I’ve been working on the topic of Civil Disobedience for a talk I’m giving at a conference in LaGrange, Georgia, on October 1. There are too many Christians who believe they can win a shooting war with the United States government. Pres. Biden was right. To take on our government, we would need “F-15s and maybe some nuclear weapons.” This was a terrible thing to say. It gives the impression that Pres. Biden would use the full power of the US military against the American people, even nuking them. Give the insanity of the leftist mobs, I would not discount a national force to subjugate the newest enemies of the State.
We are still far away from any such a scenario. The first step is to take back our country through legitimate means. We also have state governments that can exercise their Ninth and Tenth Amendment rights.
The question is, is it ever morally right to resist a duly constituted government when that government is acting outside its jurisdictional boundaries? Most would say yes. What are some of the ways resistance can take place? There are noted biblical examples that I’ve discussed elsewhere. There are further examples like fleeing from tyrannical rule. It’s difficult to do this in the United States unless we take refuge in states willing to exercise their constitutional rights against Federal tyranny based on the Ninth and Tenth Amendments and the principle of limited federal power based on the enumeration principle, that is, only those powers listed in the Constitution are legitimate for the national government to exercise. But back to the point of fleeing in the face of tyrannical governments. There is biblical precedent.
Moses fled from Pharaoh (Heb. 11:27; Ex. 2:11–25). David fled from Saul (1 Sam. 18:6–20:42). Elijah fled from Ahab and Jezebel (1 Kings 19). The English Separatists fled England in 1608 and moving to Holland. Wanting to maintain their English roots and traditions, they made their final move to Plymouth in 1620. Separatist leader William Bradford wrote in his History of Plymouth Plantation the following:
For many, though they desired to enjoy the ordinances of God in their purity, and the liberty of the gospel with them, yet, alas! they admitted of bondage, with danger of conscience, rather than to endure these hardships; yea, some preferred and chose the prisons in England rather than this [religious] liberty in Holland with these afflictions.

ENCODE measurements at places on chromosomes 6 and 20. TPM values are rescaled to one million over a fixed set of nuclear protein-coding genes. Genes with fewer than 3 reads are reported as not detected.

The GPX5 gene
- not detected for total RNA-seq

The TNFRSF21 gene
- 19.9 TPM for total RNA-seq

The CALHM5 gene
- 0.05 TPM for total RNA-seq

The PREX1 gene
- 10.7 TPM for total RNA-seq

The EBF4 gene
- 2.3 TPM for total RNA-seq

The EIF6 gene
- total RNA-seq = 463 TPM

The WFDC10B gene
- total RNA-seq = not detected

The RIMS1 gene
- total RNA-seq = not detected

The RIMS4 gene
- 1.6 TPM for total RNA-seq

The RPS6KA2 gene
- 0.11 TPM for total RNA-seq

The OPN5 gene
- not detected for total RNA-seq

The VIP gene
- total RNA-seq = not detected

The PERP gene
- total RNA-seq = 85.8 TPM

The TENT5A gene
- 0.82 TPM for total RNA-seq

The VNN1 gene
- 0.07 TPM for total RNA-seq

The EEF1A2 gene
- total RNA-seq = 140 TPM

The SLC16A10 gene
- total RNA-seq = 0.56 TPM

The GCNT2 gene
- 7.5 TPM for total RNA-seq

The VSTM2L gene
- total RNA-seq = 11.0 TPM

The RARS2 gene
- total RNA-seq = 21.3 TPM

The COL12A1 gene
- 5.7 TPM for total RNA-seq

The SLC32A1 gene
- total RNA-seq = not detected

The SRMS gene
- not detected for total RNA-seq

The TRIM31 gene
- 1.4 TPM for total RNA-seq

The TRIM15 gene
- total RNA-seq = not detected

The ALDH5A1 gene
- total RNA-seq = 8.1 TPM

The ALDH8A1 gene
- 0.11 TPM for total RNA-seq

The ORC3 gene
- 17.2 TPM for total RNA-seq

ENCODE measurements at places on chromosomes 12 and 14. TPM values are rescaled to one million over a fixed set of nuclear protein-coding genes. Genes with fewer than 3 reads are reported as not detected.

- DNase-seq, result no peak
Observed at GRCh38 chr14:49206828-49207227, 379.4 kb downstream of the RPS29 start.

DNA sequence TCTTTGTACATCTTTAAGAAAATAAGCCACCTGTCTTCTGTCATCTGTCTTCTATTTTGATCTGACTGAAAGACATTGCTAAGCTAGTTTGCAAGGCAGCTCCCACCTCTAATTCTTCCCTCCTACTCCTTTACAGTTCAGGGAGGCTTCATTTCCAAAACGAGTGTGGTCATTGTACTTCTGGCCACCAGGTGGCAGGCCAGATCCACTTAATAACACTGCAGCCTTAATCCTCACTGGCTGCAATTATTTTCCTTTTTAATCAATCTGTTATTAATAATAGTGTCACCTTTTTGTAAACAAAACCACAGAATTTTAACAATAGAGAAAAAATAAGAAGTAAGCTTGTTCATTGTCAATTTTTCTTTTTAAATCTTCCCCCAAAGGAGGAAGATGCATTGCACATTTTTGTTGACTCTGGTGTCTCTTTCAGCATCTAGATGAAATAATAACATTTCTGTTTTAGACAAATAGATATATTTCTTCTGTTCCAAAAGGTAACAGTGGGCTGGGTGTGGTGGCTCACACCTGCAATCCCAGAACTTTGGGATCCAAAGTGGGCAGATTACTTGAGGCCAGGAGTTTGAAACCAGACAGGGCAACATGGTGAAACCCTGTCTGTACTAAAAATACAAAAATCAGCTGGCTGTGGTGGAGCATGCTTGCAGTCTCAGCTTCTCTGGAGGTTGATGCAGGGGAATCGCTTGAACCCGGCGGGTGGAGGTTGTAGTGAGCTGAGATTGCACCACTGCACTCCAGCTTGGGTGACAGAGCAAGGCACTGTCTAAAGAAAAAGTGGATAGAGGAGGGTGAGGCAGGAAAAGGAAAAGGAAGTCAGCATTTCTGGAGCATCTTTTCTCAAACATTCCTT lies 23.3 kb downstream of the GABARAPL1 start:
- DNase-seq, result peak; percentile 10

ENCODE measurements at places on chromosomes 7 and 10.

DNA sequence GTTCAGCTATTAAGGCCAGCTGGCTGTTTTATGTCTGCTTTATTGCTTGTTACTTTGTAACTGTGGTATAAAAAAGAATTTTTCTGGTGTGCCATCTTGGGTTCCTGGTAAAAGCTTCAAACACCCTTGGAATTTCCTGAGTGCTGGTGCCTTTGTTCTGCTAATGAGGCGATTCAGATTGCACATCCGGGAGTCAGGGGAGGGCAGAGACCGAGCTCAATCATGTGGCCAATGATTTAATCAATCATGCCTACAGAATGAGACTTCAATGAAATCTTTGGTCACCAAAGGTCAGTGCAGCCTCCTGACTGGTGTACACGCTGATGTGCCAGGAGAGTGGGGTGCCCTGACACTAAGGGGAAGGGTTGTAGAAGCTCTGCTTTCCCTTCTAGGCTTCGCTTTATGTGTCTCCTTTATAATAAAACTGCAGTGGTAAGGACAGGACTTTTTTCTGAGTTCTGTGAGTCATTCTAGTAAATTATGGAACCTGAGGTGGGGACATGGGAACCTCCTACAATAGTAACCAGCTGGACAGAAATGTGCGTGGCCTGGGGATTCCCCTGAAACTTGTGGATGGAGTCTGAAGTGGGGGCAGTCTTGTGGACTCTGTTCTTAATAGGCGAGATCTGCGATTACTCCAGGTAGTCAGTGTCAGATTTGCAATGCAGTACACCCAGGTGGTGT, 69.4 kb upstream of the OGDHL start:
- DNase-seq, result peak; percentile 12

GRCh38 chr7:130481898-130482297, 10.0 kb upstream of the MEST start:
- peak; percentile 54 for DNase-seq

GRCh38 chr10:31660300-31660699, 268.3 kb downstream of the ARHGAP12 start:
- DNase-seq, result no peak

When Europe was in the throes of war under the rising tyranny of Adolf Hitler and the Nazis, many fled to other parts of Europe and the United States.
The initial response to the Nazi takeover was a substantial wave of emigration (37,000–38,000), much of it to neighboring European countries (France, Belgium, the Netherlands, Denmark, Czechoslovakia, and Switzerland). Most of these refugees were later caught by the Nazis after their conquest of western Europe in May 1940. Jews who were politically active were especially likely to emigrate. Other measures that spurred decisions to emigrate in the early years of Nazi rule were the dismissal of Jews from the civil service and the Nazi-sponsored boycott of Jewish-owned stores.
By September 1939, approximately 282,000 Jews had left Germany and 117,000 from annexed Austria. Of these, some 95,000 emigrated to the United States, 60,000 to Palestine, 40,000 to Great Britain, and about 75,000 to Central and South America, with the largest numbers entering Argentina, Brazil, Chile, and Bolivia. More than 18,000 Jews from the German Reich were also able to find refuge in Shanghai, in Japanese-occupied China. (Source)
There was the Underground Railroad that moved slaves from slave states to non-slave states, Canada, Mexico, where slavery had been abolished, and some Caribbean islands where there was no slave trade. Canada was a popular destination because it was “beyond the reach of the United States’ Fugitive Slave Acts.”
One of the most ingenious and daring escapes from slavery was accomplished by Henry Box Brown. Brown mailed himself to Philadelphia from Richmond, Virginia, in a wooden crate. This was long before next-day delivery. The box was three feet long, two feet wide, and two-and-a-half feet high with an air hole for breathing.
“Ordinary modes of travel he concluded might prove disastrous to his hopes”, the abolitionist William Still writes of Brown in The Underground Railroad; “he, therefore, hit upon a new invention altogether, which was to have himself boxed up and forwarded to Philadelphia direct by express.” With the aid of a Massachusetts-born white man called Samuel Smith, who, in exchange for a sum of money, arranged for the box to be received at the office of the Pennsylvania Anti-Slavery Society in downtown Philadelphia, Brown had himself shipped via Adams Express on March 23, 1849. After twenty-six hours of rough handling by deliverymen, he was pried from his coffin and — being a deeply religious man — sung a song of thanksgiving he had written, based on Psalm 40. (Source)
He added “Box” as his middle name and published the Narrative of Henry Box Brown, Who Escaped from Slavery Enclosed in a Box 3 Feet Long and 2 Wide, Written From a Statement of Facts Made By Himself. With the passage of the Fugitive Slave Act, Brown made his way to England, but not in a box! There “he continued to speak, sing, and present his [painted] panorama [depicting Brown’s personal experience and the history of slavery and the slave trade], as well as to stage reenactments of his escape, arranging to have himself shipped from Bradford to Leeds to bring attention to the American abolitionist cause.”
Watch this short video from the TV show America’s Got Talent and the story of Henry Box Brown coupled with an amazing bit of prestidigitation and escape artistry.